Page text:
I’m going through the mundane motions of everyday life and thought I was doing okay. Then, I started to feel the side effects of days-long insomnia, which I didn’t even know I had.
Falling asleep at 4 a.m. from sheer exhaustion and a mind feeling wobbly were just not normal. This kind of explained the daytime restlessness, fatigue, and irritability.
My mind and body sometimes don’t act as a team. Painful emotions show up through psychosomatic symptoms, and bursts of sadness that make me cry when I’m driving or walking to the mailbox tells me something is not right.
This insomnia was that psychosomatic response. This COVID-19 is unprecedented profoundly affecting people’s lives. Big unanswerable questions linger; you realize people are suffering. When this danger diminishes, how will life change? When we emerge from our homes and resume activities, what will stay the same? different? Do I need to seriously consider growing my own vegetables? How long will the recovery take? Will this virus keep us home for many more months? Ack!! Only speculations and little to no answers.
During meal-time prayer with the kids, we thank God for provisions and we pray for peace, healing, and health. I end by asking God for a miracle in this situation. I don’t know what that miracle would involve or if God will do it. But after a conversation with my mother-in-law (which begins with concerned lecturing about how we are to wear and sanitize our masks, did we finally buy those bottles of Vitamin C, are we gargling day and night with lukewarm salt water, etc.), I realized that my view of a miracle is shortsighted.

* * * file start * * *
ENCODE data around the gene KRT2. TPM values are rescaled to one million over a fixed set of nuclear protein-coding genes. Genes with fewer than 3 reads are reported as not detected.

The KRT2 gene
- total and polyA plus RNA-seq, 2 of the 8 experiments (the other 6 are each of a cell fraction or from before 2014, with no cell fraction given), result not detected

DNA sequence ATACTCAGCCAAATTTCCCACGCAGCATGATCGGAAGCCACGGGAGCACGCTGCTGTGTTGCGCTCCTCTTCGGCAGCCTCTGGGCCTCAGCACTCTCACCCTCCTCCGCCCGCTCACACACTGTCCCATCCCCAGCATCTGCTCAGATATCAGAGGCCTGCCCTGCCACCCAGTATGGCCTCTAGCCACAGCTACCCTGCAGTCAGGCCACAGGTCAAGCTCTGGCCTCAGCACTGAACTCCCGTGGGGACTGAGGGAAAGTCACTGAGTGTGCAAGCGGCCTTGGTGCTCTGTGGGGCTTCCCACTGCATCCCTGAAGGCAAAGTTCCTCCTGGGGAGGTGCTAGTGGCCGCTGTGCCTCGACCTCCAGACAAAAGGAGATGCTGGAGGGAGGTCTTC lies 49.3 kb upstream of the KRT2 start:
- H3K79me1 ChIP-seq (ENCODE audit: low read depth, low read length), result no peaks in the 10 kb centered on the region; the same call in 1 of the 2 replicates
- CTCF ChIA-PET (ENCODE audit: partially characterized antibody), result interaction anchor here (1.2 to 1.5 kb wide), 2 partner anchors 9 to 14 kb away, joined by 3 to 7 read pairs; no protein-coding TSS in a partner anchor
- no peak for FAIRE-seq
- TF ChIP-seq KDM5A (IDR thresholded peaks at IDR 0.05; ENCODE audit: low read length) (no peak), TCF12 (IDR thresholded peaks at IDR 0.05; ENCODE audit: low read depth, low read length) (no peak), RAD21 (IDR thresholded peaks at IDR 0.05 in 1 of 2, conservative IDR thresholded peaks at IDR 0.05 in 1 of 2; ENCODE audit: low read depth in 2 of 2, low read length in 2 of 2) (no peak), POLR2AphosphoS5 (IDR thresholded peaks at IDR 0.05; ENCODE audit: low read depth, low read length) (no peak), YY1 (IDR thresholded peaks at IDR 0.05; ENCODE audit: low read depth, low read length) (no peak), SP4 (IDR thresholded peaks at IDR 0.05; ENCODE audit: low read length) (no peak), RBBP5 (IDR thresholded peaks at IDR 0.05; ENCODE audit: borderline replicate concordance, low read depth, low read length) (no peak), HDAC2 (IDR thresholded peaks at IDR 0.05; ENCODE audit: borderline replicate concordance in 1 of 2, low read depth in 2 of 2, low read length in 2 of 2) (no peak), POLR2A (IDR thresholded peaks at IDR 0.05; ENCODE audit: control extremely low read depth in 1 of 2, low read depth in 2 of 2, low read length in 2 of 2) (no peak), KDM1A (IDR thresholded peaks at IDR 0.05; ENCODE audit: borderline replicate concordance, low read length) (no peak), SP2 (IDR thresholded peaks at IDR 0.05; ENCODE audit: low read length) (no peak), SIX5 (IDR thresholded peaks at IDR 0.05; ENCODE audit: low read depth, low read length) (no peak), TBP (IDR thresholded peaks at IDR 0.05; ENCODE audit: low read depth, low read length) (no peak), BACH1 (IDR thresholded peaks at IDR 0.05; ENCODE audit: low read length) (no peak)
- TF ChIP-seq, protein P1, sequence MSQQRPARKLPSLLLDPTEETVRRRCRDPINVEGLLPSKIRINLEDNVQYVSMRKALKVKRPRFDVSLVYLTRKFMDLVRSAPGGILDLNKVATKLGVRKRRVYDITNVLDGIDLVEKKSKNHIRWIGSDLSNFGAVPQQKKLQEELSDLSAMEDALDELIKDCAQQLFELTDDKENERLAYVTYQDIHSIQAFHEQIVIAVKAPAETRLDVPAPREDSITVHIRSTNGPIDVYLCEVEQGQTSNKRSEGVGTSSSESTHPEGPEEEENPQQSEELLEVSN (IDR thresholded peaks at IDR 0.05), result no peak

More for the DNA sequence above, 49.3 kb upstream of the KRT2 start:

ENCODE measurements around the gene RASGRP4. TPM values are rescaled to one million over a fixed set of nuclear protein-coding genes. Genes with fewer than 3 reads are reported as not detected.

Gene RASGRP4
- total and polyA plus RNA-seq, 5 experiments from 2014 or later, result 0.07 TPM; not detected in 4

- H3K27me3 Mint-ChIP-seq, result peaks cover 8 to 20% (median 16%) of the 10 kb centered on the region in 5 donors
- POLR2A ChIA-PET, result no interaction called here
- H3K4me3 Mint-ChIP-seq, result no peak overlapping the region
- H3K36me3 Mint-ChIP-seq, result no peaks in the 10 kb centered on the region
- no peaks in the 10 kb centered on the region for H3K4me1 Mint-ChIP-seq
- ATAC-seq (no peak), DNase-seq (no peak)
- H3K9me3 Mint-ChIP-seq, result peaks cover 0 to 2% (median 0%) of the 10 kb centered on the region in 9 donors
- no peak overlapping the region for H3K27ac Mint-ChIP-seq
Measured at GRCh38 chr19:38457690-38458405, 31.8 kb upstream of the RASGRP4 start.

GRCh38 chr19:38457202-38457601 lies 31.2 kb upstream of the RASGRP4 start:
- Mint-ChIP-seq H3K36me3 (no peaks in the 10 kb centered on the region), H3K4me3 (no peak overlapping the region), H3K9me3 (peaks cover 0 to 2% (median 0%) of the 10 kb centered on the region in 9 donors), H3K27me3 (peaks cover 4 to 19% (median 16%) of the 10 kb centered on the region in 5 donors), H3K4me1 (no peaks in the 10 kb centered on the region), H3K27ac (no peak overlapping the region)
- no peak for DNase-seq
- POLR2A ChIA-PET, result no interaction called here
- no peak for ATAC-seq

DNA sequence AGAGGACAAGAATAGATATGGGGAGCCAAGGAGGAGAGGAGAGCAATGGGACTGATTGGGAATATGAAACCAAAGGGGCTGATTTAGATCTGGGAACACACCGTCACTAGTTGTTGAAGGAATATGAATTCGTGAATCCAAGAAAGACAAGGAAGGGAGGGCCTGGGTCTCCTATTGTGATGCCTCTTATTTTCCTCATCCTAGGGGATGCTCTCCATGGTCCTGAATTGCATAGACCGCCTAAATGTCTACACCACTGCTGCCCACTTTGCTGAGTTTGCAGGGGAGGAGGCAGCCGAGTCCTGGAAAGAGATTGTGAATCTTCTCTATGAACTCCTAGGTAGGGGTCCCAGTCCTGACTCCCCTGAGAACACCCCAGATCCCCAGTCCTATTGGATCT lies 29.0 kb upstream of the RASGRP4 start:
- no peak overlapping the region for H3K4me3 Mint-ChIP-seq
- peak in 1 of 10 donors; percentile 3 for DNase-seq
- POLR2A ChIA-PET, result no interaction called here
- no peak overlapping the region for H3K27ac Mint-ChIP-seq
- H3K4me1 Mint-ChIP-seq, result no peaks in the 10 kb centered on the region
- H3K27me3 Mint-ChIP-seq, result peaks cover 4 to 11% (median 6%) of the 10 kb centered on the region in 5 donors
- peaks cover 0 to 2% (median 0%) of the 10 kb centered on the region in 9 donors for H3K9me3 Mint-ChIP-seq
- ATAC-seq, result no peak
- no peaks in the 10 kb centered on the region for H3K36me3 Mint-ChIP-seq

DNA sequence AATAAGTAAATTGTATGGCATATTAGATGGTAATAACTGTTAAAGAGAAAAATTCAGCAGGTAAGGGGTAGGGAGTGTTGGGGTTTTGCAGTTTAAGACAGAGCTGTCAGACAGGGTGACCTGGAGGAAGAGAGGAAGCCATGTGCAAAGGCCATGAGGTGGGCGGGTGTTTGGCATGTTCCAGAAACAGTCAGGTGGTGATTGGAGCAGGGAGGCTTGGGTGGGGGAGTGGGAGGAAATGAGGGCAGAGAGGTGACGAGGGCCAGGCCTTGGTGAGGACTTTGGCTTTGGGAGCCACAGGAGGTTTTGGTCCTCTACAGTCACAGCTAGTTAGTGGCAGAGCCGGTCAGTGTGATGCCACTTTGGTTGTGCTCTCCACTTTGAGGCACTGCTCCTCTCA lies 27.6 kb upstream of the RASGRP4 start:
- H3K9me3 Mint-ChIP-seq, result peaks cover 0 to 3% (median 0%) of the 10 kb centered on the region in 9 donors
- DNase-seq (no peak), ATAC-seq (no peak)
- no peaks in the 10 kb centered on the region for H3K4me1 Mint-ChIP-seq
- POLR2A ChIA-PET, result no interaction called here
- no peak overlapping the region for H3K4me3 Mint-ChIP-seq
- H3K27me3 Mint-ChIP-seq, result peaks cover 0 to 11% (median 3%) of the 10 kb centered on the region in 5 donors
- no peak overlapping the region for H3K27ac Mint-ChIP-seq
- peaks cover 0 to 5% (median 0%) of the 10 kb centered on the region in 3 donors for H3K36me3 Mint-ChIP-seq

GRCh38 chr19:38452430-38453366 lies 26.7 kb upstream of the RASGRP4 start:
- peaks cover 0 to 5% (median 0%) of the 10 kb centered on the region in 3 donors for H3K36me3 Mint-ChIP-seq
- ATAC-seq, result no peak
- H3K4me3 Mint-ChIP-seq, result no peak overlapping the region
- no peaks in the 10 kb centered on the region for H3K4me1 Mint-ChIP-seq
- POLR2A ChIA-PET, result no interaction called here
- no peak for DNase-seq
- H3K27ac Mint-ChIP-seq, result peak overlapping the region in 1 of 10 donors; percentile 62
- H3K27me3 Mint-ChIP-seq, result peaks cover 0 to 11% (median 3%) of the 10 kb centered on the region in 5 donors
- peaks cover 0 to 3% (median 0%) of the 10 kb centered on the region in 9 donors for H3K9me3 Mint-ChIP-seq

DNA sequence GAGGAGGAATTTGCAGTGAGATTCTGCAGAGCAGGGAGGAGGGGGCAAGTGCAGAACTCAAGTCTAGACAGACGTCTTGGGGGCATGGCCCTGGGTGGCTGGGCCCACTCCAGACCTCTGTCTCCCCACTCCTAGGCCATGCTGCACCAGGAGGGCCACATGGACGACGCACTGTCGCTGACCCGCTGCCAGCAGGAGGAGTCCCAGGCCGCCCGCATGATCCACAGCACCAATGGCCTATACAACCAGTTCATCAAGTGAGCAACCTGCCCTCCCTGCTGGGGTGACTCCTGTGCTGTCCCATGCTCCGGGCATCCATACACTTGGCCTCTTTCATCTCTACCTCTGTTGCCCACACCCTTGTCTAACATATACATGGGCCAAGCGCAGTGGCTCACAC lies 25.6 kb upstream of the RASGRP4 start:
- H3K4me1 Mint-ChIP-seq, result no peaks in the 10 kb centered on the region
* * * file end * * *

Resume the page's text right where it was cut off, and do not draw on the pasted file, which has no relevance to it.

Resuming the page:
She then asked how the kids were handling this situation. I told her that kids have been asking questions and they’ve been praying for a miracle. I mentioned that specifically, because I could imagine her nodding with approval.
After a pause though, she said miracles are not always the big and earth-shattering things. We have to trust God’s plans. I forget exactly what she said, but it had something to do with miracles happen in small sizes too.
Even though she disagreed with my view, I was grateful for this perspective shift.
It must’ve been my night of clearing up webs in my heart: a quick text message to a good friend turned into a long conversation about how my life is going. My friend D., who is my buddy and second line of contact after Chris, shows me how a friend sympathizes but also challenges you to go farther in your faith. She’s seen me at my worst: when I’m in the throes of hospital emergencies for Ellis, or the most recent incident of being stranded in a dark parking lot after flinging my keys into the metal donation bin. In all those times, she reminds me to pray. It’s not what I want to hear but it’s so true. This was in connection to my recent insomnia. Why didn’t I bring it to God first?
I know…I don’t want to admit that I waste a lot of time scrolling through social media and entertaining myself with the unfolding drama of the royal family. I thought God would call me a fool for being a bad steward of time and tell me I deserve having sleep troubles…time and time again.
In desperation last night, I prayed in bed waiting for sleep and just talking to God finally thanking him for Easter and saying sorry for ignoring him. It wasn’t a miraculous falling asleep, like conking out at “Dear God,” but it was a restful sleep without nightmares. Again, he doesn’t withdraw but draws closer in my weaknesses.
God is good. Instead of a thunder bolt each time I sin, he gives me peace and grace. He loves me, us, so much that we have Good Friday as a reminder of Jesus’ ultimate sacrifice for sinners.
“With man this is impossible, but with God all things are possible.” Matthew 19:26
“For I am the Lord, who heals you.” Exodus 15:26